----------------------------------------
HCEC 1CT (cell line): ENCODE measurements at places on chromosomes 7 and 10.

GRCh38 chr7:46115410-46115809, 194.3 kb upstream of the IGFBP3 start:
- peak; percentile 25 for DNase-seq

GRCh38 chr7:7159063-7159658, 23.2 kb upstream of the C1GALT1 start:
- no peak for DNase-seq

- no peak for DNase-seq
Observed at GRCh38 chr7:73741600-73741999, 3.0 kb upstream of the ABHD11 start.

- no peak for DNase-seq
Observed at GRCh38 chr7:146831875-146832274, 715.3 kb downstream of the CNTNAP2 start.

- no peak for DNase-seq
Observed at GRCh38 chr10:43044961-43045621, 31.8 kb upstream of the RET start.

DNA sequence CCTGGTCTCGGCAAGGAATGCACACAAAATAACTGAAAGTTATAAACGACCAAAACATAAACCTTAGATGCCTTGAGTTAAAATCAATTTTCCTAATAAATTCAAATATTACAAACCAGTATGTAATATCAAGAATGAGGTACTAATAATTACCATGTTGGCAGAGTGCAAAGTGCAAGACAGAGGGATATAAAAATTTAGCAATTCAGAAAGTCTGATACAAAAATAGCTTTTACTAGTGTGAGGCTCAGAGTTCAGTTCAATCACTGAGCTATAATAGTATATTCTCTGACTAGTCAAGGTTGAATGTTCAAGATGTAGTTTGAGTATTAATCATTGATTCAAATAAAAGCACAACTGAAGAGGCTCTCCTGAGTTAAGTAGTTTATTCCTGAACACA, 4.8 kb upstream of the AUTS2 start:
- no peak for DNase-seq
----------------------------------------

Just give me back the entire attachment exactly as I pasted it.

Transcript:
HCEC 1CT (cell line): ENCODE measurements at places on chromosomes 7 and 10.

GRCh38 chr7:46115410-46115809, 194.3 kb upstream of the IGFBP3 start:
- peak; percentile 25 for DNase-seq

GRCh38 chr7:7159063-7159658, 23.2 kb upstream of the C1GALT1 start:
- no peak for DNase-seq

- no peak for DNase-seq
Observed at GRCh38 chr7:73741600-73741999, 3.0 kb upstream of the ABHD11 start.

- no peak for DNase-seq
Observed at GRCh38 chr7:146831875-146832274, 715.3 kb downstream of the CNTNAP2 start.

- no peak for DNase-seq
Observed at GRCh38 chr10:43044961-43045621, 31.8 kb upstream of the RET start.

DNA sequence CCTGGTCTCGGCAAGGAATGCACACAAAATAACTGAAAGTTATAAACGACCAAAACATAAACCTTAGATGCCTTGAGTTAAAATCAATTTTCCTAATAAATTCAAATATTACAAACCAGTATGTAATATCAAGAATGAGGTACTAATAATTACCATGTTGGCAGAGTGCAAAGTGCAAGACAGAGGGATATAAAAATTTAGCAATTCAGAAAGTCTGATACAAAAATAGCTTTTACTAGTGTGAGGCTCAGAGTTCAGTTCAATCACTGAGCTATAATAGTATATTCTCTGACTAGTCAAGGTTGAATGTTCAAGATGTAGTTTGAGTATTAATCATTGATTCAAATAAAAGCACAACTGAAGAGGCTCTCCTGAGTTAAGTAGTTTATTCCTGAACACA, 4.8 kb upstream of the AUTS2 start:
- no peak for DNase-seq